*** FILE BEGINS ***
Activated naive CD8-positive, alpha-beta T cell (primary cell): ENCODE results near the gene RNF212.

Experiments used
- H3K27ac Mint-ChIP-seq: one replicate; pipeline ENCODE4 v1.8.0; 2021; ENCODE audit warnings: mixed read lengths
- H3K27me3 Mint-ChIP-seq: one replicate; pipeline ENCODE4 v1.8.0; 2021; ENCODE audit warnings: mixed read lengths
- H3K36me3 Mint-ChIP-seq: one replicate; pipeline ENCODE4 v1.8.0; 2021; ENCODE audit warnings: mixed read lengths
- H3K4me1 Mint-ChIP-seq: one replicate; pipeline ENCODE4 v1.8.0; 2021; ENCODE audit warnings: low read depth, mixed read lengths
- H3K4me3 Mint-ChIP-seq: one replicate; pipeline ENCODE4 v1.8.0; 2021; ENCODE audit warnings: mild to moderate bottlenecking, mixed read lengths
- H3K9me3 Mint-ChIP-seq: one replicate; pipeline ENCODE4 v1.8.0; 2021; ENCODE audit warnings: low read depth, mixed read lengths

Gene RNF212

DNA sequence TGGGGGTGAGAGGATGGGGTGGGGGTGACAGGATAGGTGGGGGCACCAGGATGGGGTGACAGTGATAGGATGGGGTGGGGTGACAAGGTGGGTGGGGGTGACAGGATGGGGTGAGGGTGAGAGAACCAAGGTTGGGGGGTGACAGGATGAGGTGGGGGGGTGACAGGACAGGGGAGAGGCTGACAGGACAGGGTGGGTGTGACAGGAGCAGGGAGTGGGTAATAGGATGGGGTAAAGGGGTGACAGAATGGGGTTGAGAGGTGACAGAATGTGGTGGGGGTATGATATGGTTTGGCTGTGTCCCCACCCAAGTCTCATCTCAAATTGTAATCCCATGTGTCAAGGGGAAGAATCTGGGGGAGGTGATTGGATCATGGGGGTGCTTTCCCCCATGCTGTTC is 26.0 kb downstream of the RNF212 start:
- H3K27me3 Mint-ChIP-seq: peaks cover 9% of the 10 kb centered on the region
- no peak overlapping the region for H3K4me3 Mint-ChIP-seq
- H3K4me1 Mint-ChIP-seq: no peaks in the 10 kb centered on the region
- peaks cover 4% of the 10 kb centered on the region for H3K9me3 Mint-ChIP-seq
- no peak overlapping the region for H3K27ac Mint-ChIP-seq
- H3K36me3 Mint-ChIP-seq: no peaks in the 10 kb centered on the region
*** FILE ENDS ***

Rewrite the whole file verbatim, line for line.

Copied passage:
Activated naive CD8-positive, alpha-beta T cell (primary cell): ENCODE results near the gene RNF212.

Experiments used
- H3K27ac Mint-ChIP-seq: one replicate; pipeline ENCODE4 v1.8.0; 2021; ENCODE audit warnings: mixed read lengths
- H3K27me3 Mint-ChIP-seq: one replicate; pipeline ENCODE4 v1.8.0; 2021; ENCODE audit warnings: mixed read lengths
- H3K36me3 Mint-ChIP-seq: one replicate; pipeline ENCODE4 v1.8.0; 2021; ENCODE audit warnings: mixed read lengths
- H3K4me1 Mint-ChIP-seq: one replicate; pipeline ENCODE4 v1.8.0; 2021; ENCODE audit warnings: low read depth, mixed read lengths
- H3K4me3 Mint-ChIP-seq: one replicate; pipeline ENCODE4 v1.8.0; 2021; ENCODE audit warnings: mild to moderate bottlenecking, mixed read lengths
- H3K9me3 Mint-ChIP-seq: one replicate; pipeline ENCODE4 v1.8.0; 2021; ENCODE audit warnings: low read depth, mixed read lengths

Gene RNF212

DNA sequence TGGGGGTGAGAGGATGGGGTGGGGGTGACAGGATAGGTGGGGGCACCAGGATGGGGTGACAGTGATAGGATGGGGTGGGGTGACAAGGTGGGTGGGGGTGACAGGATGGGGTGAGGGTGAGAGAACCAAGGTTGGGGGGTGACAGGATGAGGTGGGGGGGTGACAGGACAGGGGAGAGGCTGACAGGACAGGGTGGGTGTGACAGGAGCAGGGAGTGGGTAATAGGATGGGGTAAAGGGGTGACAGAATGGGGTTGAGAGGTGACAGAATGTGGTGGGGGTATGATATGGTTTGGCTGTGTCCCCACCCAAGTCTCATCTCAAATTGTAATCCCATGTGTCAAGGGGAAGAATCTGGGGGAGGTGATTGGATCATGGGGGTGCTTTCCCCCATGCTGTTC is 26.0 kb downstream of the RNF212 start:
- H3K27me3 Mint-ChIP-seq: peaks cover 9% of the 10 kb centered on the region
- no peak overlapping the region for H3K4me3 Mint-ChIP-seq
- H3K4me1 Mint-ChIP-seq: no peaks in the 10 kb centered on the region
- peaks cover 4% of the 10 kb centered on the region for H3K9me3 Mint-ChIP-seq
- no peak overlapping the region for H3K27ac Mint-ChIP-seq
- H3K36me3 Mint-ChIP-seq: no peaks in the 10 kb centered on the region